The General Assembly commission’s March 2023 request to collect information on the UNC system’s DEI trainings included those same words on a list of potential indicators of DEI-related programs.

Hayes did not deny that employees were told to avoid certain words but pushed back on the notion that it was intended to stifle DEI.

“Language and terminology are important, and at App State, we strive to use language that is supportive for multiple populations of our campus community we serve in order to fulfill our mission and strategic plan,” Hayes wrote. “This includes exploring ways to achieve our mission without creating additional barriers for others in the process.”

Paulette Granberry Russell, president and CEO of the National Association of Diversity Officers in Higher Education, took issue with the idea of prohibiting DEI-related language.

“The political backlash to diversity, equity, and inclusion work amounts to attempts to ban decades of theoretically sound and empirically validated research. This includes microaggressions, which are the everyday slights, insults, and offensive behavior that impact the quality of student experiences on campus,” she said in an emailed statement.

“Be clear, language and terminology is indeed important—as is the way research informs interventions and strategies for addressing student success. Tying our hands on how we respond to the needs of a diverse student body is the objective, and unfortunately, the introduction of bills across the country is having a chilling effect in those states where bills have not been introduced.”

Drag Trivia Event

Some LGBTQ+ students at Appalachian State say the university is limiting their voices as well. Earlier this month, the university allegedly cancelled a student-run drag trivia event that was planned for the spring, according to the student who was organizing the event. The student, who requested anonymity to avoid backlash, said that she began planning it last fall to coincide with the university’s annual weeklong pride celebration in April.

In February, she successfully reserved two rooms in the student union for the event. But in March, a request to publicize the event online was denied.

The student also said she received a phone call from an unnamed administrator stating that the university could not promote events with the word “drag” in the title.

The cancellation drew student backlash. The Graduate Student Government Association unanimously voted to denounce the event’s cancellation as well as other actions they accuse the administration of taking against the university’s LGBTQ+ community, including the firings.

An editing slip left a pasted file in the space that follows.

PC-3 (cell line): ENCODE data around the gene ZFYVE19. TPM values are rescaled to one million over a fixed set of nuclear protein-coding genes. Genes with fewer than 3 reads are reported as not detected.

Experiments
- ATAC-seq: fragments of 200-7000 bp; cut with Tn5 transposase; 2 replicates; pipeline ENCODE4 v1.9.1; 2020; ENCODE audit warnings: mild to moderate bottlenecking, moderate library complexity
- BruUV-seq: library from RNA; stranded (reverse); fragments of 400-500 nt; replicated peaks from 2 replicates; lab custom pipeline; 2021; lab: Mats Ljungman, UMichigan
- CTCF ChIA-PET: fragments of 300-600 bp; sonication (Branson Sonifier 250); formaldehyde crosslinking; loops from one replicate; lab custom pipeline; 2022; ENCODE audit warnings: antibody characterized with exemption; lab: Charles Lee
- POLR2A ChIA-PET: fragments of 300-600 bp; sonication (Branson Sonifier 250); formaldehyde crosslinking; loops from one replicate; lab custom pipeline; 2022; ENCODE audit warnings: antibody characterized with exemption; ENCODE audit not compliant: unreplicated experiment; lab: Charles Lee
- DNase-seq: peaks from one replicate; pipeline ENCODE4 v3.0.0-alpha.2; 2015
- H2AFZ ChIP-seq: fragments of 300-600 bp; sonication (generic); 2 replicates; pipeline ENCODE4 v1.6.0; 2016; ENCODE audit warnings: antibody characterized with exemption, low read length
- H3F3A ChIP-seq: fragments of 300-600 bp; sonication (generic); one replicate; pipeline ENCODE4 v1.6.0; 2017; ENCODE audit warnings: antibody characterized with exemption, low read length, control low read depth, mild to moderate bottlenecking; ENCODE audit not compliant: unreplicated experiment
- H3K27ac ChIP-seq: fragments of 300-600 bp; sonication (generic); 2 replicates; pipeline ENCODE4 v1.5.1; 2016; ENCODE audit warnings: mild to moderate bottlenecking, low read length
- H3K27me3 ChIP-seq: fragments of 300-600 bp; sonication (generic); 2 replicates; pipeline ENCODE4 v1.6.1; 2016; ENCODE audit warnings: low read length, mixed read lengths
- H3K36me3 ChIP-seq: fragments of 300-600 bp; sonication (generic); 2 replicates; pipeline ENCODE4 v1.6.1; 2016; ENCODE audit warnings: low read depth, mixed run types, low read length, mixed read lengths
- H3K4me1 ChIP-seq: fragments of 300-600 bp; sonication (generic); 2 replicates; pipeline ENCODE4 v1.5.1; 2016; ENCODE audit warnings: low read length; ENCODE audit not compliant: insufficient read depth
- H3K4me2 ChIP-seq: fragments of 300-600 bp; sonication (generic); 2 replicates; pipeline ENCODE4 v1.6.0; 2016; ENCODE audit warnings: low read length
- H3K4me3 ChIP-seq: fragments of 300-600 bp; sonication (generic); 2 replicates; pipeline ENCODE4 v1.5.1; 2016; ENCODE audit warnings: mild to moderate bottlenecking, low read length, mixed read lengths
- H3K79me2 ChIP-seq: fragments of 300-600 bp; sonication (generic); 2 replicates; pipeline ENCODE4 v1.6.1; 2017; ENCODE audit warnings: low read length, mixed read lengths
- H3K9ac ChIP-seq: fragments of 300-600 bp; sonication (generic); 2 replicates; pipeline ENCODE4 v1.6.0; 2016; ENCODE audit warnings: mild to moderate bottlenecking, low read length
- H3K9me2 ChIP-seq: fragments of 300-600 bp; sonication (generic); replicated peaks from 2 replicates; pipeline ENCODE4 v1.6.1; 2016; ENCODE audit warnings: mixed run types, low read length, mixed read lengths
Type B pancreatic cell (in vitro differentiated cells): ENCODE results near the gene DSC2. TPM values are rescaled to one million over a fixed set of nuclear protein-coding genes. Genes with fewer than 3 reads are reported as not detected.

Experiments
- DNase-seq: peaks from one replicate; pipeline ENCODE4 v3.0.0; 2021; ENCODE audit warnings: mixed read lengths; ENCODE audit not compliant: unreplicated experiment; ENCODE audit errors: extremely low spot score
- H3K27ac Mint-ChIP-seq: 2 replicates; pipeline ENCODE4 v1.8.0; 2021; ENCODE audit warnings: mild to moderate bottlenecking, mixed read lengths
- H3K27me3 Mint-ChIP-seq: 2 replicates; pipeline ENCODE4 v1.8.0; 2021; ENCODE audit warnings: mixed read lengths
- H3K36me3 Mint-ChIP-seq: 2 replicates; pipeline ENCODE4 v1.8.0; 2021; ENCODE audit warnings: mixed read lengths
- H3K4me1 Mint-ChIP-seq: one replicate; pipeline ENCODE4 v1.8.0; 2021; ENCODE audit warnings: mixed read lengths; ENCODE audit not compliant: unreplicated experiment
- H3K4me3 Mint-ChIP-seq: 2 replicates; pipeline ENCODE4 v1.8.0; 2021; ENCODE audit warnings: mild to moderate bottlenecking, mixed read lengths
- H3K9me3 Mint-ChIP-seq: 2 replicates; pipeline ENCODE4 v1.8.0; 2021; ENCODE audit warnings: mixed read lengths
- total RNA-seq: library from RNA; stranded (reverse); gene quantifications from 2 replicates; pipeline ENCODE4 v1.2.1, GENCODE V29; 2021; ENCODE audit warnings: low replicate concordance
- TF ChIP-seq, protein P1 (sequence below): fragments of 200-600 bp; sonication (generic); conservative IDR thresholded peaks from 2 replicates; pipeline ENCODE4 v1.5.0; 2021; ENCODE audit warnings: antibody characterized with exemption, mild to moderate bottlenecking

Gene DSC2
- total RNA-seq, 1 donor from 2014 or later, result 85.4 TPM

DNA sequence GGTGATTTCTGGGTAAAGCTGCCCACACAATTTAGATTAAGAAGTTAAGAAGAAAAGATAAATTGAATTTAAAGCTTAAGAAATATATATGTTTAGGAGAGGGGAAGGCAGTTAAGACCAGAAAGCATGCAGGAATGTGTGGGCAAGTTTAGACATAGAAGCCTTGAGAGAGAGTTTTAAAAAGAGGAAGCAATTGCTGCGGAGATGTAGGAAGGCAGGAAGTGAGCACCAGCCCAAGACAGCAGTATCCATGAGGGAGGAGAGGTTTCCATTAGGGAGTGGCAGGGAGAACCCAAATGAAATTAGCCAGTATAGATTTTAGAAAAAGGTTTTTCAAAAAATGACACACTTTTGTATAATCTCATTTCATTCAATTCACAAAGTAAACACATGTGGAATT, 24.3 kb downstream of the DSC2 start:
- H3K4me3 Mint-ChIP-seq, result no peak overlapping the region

Hayes said that she could find no record of this specific event, but noted that an approval of a room request does not inherently signify the approval of an event. She also said that “there is no official or unofficial ban on the word ‘drag,’ nor can we find anyone familiar with anyone who has said this in an official or unofficial capacity.”

The GSGA resolution denounced another change made to Appalachian State’s annual pride celebrations: this year the celebration will be called not “Pride Week,” as in the past, but rather the “Henderson Springs LGBTQ+ Center’s Spring Fest”—after the university’s LGBTQ+ center—or “Spring Fest” for short.

Hayes argued that the name and the festival’s programming was “created by members of the university community” and honored Bo Henderson and Ed Springs, the center’s namesakes.

She also relayed a statement from the center which read, in part, “Spring Fest 2024 is a celebration of the vibrant uniqueness within the Queer community. Throughout the weeklong programming, we aim to create inclusive spaces where every identity is celebrated.”

‘Eyebrow-Raising’ Pattern

Eric Fink, a professor specializing in employment law at the Elon University School of Law, said it’s impossible to know whether LGBTQ+ identity or affiliation with QTSAF is involved in these terminations. But he said that the pattern of firings, combined with the lack of information the former employees were given about why they were terminated, was “eyebrow-raising.”

“If the employees can present enough to make what the courts call [a] plausible [argument] that it was based on sexual orientation, gender identity or association with this group, then the employer does have to put forward a nondiscriminatory reason,” he said.

Bowen, one of the former employees who also uses they/them pronouns, has filed an Equal Employment Opportunity Commission complaint alleging they were discriminated against for being queer. Bowen told Inside Higher Ed that their lawyer advised them not to speak to the media about the matter until the complaint is resolved.

In her email to Inside Higher Ed, Hayes denied that there was any effort at Appalachian State to fire LGBTQ+ employees.

“Employee transitions, whether voluntary or involuntary, can impact members of our campus community, particularly when they were part of our underrepresented communities. If there are faculty, staff or students looking for support, we encourage them to reach out to our campus resources,” she wrote.

Hoffert said that even if the firings had nothing to do with QTSAF or the former employees’ identities, they’ve still had a palpable impact on campus.

“I think it’s harmful to students. I think it is harmful to the [campus] environment,” she said. “Honestly, before I got fired, it was scary to see it happen to other people, and I just think employees deserve a safer, better environment, and queer people deserve to feel like they’re not targeted.”

Correction: This story has been updated to say that the request for information on UNC's DEI trainings came from a General Assembly commission, not the attorney general's office.